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Louisiana: Appeals Court Rules Gunpoint Traffic Stop Not an Arrest
Second-highest court in Louisiana finds blocking in a motorist with guns drawn does not constitute an arrest.

Traffic stop
If police block in a car and approach with guns drawn, the driver should not assume that he is under arrest, the Louisiana's Court of Appeal ruled last Thursday. Though Robert C. Carter was anything but an ordinary motorist when he was pulled over at gunpoint, approval of the police techniques used apply have an impact on everyone who gets behind the wheel.

On June 8, 2010, a snitch had informed Jefferson Parish detectives that a black man "with dreads" would appear in a parking lot at Airline Drive and Labarre Road with a grey vehicle as part of a drug deal. When Carter drove up in a Pontiac matching this description, the officers moved their unmarked patrol cars in front and behind of Carter's vehicle and hopped out with their guns drawn. One of the plain clothes detective testified he did not remember if he ever identified himself as a police officer.

Carter panicked and reversed into the car of Sean Cursain, pushing it out of the way so he could escape. Cursain was about to fire his gun at Carter but stopped after he saw Carter's two-year-old son was in the back seat. Carter did not get far and was soon caught and charged with causing $1881 in damages to the unmarked police car. He was sentenced to ten years of hard labor, which was later upgraded to twenty years in light of his felony record.

The three-judge appellate panel considered the legal question of whether Carter was unlawfully arrested, which would have given him an affirmative defense to the criminal damage charge. No drugs were ever found on Carter. The court nonetheless decided police did nothing wrong.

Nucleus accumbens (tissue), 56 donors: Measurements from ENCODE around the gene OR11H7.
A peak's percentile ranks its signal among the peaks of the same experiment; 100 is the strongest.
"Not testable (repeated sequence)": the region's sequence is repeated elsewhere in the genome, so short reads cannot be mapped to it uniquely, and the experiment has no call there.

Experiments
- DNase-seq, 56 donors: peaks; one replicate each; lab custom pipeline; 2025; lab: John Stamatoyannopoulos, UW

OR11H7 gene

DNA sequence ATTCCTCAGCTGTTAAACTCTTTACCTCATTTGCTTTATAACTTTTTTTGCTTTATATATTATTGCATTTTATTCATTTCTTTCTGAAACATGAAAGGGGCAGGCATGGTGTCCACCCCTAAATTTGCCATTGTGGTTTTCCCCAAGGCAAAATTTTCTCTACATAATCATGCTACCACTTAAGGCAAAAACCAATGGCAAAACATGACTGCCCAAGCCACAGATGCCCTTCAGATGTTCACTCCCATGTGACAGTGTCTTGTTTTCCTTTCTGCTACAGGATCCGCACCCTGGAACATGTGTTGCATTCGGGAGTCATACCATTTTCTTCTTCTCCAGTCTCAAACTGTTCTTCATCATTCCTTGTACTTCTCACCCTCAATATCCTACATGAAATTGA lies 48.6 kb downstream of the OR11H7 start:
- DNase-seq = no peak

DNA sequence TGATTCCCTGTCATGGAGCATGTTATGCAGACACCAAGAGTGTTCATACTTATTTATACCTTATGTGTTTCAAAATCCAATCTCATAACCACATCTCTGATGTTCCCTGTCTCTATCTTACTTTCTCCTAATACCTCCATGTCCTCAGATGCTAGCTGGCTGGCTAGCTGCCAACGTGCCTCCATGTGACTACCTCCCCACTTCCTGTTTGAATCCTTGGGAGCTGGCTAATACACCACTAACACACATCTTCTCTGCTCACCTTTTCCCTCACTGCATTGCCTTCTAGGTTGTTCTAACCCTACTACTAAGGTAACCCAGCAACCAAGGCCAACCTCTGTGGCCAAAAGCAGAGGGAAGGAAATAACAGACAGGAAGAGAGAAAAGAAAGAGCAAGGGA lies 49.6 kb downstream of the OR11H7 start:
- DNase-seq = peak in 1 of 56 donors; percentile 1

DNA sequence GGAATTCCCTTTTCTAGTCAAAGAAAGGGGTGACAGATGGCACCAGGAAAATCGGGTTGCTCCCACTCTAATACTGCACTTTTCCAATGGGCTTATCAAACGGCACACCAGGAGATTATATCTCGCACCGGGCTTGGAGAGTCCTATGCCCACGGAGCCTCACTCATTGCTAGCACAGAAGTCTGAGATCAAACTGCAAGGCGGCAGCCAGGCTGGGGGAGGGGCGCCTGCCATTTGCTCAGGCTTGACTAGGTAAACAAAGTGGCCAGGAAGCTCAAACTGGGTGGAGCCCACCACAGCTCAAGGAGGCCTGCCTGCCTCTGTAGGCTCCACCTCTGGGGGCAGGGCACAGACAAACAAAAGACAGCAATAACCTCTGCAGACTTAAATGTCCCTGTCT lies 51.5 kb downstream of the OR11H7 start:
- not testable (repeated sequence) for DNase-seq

"Under the facts of this case, we find that the officers had reasonable suspicion to conduct an investigatory stop and that the stop conducted in this case did not amount to an arrest," Judge Fredericka Homberg Wicker wrote. "The vast majority of courts have held that police actions in blocking a suspect's vehicle and approaching with weapons ready, and even drawn, does not constitute an arrest per se. An investigatory stop necessarily involves an element of force or duress and the temporary restraint of a person's freedom. There is the complete restriction of movement in an investigatory stop, but for a shorter period of time than an arrest."

The judges also ruled the twenty-year sentence was appropriate given the physical harm that could have been caused when Carter rammed Cursain's vehicle, explaining that none of Carter's attempts to explain his conduct were persuasive given his shady history.

A copy of the decision is available in a 1.5mb PDF file at the source link below.

Source: PDF File Louisiana v. Carter (Court of Appeals, State of Louisiana, 5/31/2012)

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